2 Quick history - major dates Project started in 2000 as a hack to rewrite HTTP headers during a benchmark 2001/12/16 : version 1.0 : deployed in emergency to off-load a failing load balancer 2002/03/10 : version : basic LB, checks 2003/09/20 : version with English Documentation marks the real take-off 2003/11/09 : version : IPv6, beginning of performance improvements 2004/12/26 : version : first external contrib (appsession) 2006/03/19 : version : first use in a commercial product (ALOHA v1.0) 2006/06/29 : version : focus on flexibility (frontends/backends) 2009/06/09 : start of 1.4-dev branch : new development model with stable/dev branches 2010/02/26 : version : much better HTTP compliance, content analysis, /05/23 : start of 1.5-dev branch
3 Change of goals over time Initially, focused on simplicity (was a tool subject to quick and dirty updates). Then focused on CPU and memory savings for mainstream OSes and hardware (Solaris 2.6 on UltraSparc 170 MHz, Linux 2.2 on Pentium2 450, with up to 128 MB of RAM). Focused on reliability when starting to be used in production in a large bank Focused on connection scalability as the usage grew Focused on dealing with large configurations as adoptions increased Started to focus on maintainability as critical sites adopted it Changed the development model to adopt devel and stable branches (thanks Git) Focused on network bandwidth as large sites adopted it (TCP splicing for 10+ Gbps) Focused on modularity as features started to grow and to share code Current focus is on ability to contribute/debug/audit to scale the project team
4 Goals which have not changed Reliability above anything else. When a user asks for a wrong feature, he has real needs that must be addressed (eg: leastconn, server weight, SSL, compression, keep-alive,...) Long-term maintenance (1.3 still supported, 1.1 still alive in field) No config breakage, guide user through warnings and advices instead (1.5 loads 1.1 configs)
5 Current state of affairs 1.5-dev22 released on 2014/02/ final expected "soon" ("soon" = "when it's ready") 1.4 currently is the mostly deployed version in numbers of sites 1.5-dev currently is the version deployed on the largest sites. Some sites using 1.4 have already replaced stunnel with 1.5-dev on the front 1.5-dev still needs to be stable enough because large sites rely on it today.
6 Why migrate from 1.4 to 1.5 SSL : getting rid of Stunnel Native OpenSSL inclusion, all SSL info available Client and Server side Supports SNI, NPN, ALPN Multi-hosting, wildcards and crt-list Note: thanks to Bumptech for the immense help with Stud! End-to-end HTTP Keep-Alive (static farms, NTLM) IPv6 : supported everywhere (server, ACLs,...) HTTP Compression
7 Why migrate from 1.4 to 1.5 (cont'd) PROXY protocol : now adopted by many common products : PROXY TCP \r\n GET / HTTP/1.1\r\n Host: \r\n \r\n Client-side : haproxy, stud, stunnel, exaproxy, ELB Server-side : haproxy, stud, postfix, exim, nginx, varnish (in progress) More rulesets: tcp-request connection, tcp-response, http-response More actions: HTTP: add-header, set-header, redirect, tarpit TCP: set-nice, set-log-level, set-tos, set-mark, close, expect-proxy, track-*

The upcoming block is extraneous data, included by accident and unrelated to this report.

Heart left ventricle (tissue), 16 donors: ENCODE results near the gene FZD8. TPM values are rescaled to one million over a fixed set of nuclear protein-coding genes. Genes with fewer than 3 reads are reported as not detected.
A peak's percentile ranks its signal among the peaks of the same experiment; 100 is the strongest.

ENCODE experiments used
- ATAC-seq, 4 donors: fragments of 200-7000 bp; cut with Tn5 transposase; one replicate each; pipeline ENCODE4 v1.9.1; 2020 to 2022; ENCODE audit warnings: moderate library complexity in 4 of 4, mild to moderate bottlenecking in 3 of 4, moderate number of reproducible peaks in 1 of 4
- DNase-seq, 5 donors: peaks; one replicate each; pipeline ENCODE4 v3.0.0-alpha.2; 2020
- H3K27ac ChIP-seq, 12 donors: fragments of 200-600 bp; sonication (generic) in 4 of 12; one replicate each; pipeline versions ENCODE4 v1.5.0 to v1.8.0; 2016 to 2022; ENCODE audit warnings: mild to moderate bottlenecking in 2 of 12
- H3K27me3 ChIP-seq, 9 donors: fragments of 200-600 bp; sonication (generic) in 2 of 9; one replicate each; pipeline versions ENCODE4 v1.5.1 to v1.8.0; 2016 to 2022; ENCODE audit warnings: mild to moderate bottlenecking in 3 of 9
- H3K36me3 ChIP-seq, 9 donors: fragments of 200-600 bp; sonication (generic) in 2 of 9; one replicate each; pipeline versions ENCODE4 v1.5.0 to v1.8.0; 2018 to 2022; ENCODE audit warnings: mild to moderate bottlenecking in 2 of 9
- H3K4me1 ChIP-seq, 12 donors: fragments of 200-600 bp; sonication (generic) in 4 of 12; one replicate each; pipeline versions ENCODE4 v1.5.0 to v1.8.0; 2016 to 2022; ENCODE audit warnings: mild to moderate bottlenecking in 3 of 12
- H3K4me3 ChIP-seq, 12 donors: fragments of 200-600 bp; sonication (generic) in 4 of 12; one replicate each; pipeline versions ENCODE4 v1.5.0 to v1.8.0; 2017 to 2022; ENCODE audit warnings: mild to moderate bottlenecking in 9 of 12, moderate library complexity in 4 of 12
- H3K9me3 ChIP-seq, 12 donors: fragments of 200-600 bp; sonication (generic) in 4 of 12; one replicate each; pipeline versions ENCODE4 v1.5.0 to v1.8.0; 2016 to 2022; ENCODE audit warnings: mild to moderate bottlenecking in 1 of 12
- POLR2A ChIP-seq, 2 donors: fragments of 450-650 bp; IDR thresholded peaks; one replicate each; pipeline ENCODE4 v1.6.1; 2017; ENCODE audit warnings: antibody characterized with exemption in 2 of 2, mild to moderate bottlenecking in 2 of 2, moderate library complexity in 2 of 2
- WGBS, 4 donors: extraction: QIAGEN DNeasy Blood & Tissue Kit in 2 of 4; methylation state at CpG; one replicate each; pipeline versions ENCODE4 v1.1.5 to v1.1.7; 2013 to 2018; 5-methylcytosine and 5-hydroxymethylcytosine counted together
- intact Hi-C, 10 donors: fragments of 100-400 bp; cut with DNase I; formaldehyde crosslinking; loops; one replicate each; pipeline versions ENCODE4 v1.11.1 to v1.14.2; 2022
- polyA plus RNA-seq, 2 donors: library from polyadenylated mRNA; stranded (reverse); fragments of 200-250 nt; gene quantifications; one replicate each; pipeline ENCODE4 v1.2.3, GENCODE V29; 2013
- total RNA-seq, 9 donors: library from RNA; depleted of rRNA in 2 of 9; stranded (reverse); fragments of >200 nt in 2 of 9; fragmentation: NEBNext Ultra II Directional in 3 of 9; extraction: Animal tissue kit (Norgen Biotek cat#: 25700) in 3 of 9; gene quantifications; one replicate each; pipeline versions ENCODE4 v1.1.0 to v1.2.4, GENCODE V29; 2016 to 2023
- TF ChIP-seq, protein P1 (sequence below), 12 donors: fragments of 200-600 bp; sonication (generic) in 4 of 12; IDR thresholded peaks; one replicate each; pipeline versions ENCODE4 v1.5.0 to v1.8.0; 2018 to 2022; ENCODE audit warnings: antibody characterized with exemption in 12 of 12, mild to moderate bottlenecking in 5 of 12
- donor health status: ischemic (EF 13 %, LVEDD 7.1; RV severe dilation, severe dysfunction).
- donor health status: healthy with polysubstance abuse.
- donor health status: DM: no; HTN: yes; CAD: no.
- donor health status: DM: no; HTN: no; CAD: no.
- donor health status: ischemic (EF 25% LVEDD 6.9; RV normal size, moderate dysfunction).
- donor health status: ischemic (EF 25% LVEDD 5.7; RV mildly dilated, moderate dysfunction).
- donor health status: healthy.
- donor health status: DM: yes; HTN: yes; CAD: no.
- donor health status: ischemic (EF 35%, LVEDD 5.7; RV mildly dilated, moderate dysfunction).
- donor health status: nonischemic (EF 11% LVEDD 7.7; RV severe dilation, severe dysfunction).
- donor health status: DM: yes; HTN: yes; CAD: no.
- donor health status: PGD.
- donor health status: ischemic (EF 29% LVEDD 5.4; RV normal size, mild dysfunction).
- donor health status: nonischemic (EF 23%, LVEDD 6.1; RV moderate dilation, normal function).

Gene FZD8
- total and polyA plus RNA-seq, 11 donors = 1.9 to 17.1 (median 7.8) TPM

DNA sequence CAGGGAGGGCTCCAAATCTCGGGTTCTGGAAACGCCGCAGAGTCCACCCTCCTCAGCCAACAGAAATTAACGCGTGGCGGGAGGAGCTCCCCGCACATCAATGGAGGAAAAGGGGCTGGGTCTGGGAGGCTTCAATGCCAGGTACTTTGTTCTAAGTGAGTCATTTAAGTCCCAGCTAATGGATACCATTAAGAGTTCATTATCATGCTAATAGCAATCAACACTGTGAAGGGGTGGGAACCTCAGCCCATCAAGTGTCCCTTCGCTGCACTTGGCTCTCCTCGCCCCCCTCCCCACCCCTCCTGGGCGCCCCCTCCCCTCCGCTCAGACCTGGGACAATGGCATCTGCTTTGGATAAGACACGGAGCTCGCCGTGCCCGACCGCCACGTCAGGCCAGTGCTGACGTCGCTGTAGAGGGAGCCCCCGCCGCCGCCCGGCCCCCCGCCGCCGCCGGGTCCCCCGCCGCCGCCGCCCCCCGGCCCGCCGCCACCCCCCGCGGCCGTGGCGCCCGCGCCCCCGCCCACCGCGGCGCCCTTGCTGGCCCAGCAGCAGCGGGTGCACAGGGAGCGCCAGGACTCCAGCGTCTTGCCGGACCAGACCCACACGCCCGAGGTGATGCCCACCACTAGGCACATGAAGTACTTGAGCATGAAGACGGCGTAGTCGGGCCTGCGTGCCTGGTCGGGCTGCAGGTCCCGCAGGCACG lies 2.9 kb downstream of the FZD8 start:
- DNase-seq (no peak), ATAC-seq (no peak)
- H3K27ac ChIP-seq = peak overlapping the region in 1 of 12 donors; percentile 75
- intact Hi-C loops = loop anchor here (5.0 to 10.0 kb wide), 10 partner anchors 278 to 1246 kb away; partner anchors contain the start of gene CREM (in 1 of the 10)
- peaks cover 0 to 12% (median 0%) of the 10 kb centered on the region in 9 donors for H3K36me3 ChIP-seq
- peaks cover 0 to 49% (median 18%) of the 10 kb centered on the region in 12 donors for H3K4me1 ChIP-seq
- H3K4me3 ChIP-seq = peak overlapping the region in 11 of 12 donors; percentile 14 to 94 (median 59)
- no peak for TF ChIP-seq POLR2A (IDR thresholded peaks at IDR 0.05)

8 Why migrate from 1.4 to 1.5 (cont'd) Sample extraction from everything available (address, payload, cookie count, date, env,...) Pipelined sample processing via various converters (eg: "hdr(host),lower,map(to_cust.map)") ACLs can use any match method with any input sample Maps and dynamic ACLs updatable from the CLI Stick-tables and counters : track usage stats for any given key : cumulated/concurrent connections, connection rate total bytes in/out, in/out byte rates total HTTP requests, HTTP errors, HTTP req rate, error rate
9 Why migrate from 1.4 to 1.5 (cont'd) Dynamic strings made from samples, usable at many places : Custom log format Custom unique-id insertion HTTP header manipulation Redirects Improved health checks : All are SSL-compatible Scriptable TCP checks Check agent Redis, PgSQL
10 Why migrate from 1.4 to 1.5 (cont'd) Many actions on the CLI : frontend: enable/disable/shutdown table/acl/map : add/del/show/search/clear entries checks: enable/disable limits: set maxconn, rate-limit on many settings Programmable actions on server state transition (on-marked-down...) Environment variables usable in all addresses More tunables (header counts, cookie length,...) Configurable hash algorithms Configuration scalability to tens of thousands of backends
11 Why migrate from 1.4 to 1.5 (cont'd) Platform-specific features : IPv6 transparent binding (Linux) TCP Fast Open (Linux) cpu-map (Linux) tproxy (FreeBSD/OpenBSD) PCRE Jit
12 Focus for 1.6 Config syntax update / removal of obsolete features (eg: reqsetbe) better multi-process / multi-thread integration needed to maximize SSL & compression performance requires better stats handling health check synchronization stick-table sharing? RAM-based small objects cache DNS resolving on-the-fly / checks HTTP/2 gatewaying to 1.x
13 Focus for 1.6 (cont'd) Stateless gzip compression SSL : shared cache, CyaSSL Improved POST/body processing save / restore check states across reloads "wait on resource" dynamic buffer allocation multi-level traffic shaping More core developers for better scalability More: see ROADMAP file!
14 Commercial extensions to come by 2014 Browser fingerprinting differenciate a real browser from a bot avoid blocking search engines scraping your site Bot Net stopper prevent botnets from hammering your site APT protection don't let attackers abuse HTTP to wake up backdoors or bypass filtering DDoS mitigation 20 Gbps stateful line-rate software-only filter blocks invalid packets System's network stack handles the TCP validation HAProxy handles the HTTP validation and abuse prevention... and more by the end of the year
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